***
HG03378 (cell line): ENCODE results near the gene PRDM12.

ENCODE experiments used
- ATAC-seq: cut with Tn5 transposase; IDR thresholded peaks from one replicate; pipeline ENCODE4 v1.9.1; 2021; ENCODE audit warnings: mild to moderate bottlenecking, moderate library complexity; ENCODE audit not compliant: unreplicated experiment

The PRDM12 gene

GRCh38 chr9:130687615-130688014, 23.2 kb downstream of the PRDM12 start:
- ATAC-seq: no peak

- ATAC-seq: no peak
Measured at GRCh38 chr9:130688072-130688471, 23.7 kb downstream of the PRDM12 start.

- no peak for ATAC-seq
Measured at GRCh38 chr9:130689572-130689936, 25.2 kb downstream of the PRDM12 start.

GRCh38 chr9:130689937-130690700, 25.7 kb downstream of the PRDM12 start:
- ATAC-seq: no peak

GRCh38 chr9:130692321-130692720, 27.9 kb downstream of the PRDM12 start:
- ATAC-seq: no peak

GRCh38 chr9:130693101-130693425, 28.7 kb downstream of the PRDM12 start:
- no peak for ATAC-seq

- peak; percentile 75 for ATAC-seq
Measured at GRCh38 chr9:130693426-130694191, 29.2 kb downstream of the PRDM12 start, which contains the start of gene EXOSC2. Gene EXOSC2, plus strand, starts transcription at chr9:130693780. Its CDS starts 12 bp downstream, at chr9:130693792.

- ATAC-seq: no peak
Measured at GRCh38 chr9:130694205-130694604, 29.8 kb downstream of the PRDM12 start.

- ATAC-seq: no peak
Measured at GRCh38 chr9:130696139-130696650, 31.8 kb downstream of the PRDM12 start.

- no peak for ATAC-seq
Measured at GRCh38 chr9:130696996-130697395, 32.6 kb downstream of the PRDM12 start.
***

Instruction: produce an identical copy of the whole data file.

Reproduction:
HG03378 (cell line): ENCODE results near the gene PRDM12.

ENCODE experiments used
- ATAC-seq: cut with Tn5 transposase; IDR thresholded peaks from one replicate; pipeline ENCODE4 v1.9.1; 2021; ENCODE audit warnings: mild to moderate bottlenecking, moderate library complexity; ENCODE audit not compliant: unreplicated experiment

The PRDM12 gene

GRCh38 chr9:130687615-130688014, 23.2 kb downstream of the PRDM12 start:
- ATAC-seq: no peak

- ATAC-seq: no peak
Measured at GRCh38 chr9:130688072-130688471, 23.7 kb downstream of the PRDM12 start.

- no peak for ATAC-seq
Measured at GRCh38 chr9:130689572-130689936, 25.2 kb downstream of the PRDM12 start.

GRCh38 chr9:130689937-130690700, 25.7 kb downstream of the PRDM12 start:
- ATAC-seq: no peak

GRCh38 chr9:130692321-130692720, 27.9 kb downstream of the PRDM12 start:
- ATAC-seq: no peak

GRCh38 chr9:130693101-130693425, 28.7 kb downstream of the PRDM12 start:
- no peak for ATAC-seq

- peak; percentile 75 for ATAC-seq
Measured at GRCh38 chr9:130693426-130694191, 29.2 kb downstream of the PRDM12 start, which contains the start of gene EXOSC2. Gene EXOSC2, plus strand, starts transcription at chr9:130693780. Its CDS starts 12 bp downstream, at chr9:130693792.

- ATAC-seq: no peak
Measured at GRCh38 chr9:130694205-130694604, 29.8 kb downstream of the PRDM12 start.

- ATAC-seq: no peak
Measured at GRCh38 chr9:130696139-130696650, 31.8 kb downstream of the PRDM12 start.

- no peak for ATAC-seq
Measured at GRCh38 chr9:130696996-130697395, 32.6 kb downstream of the PRDM12 start.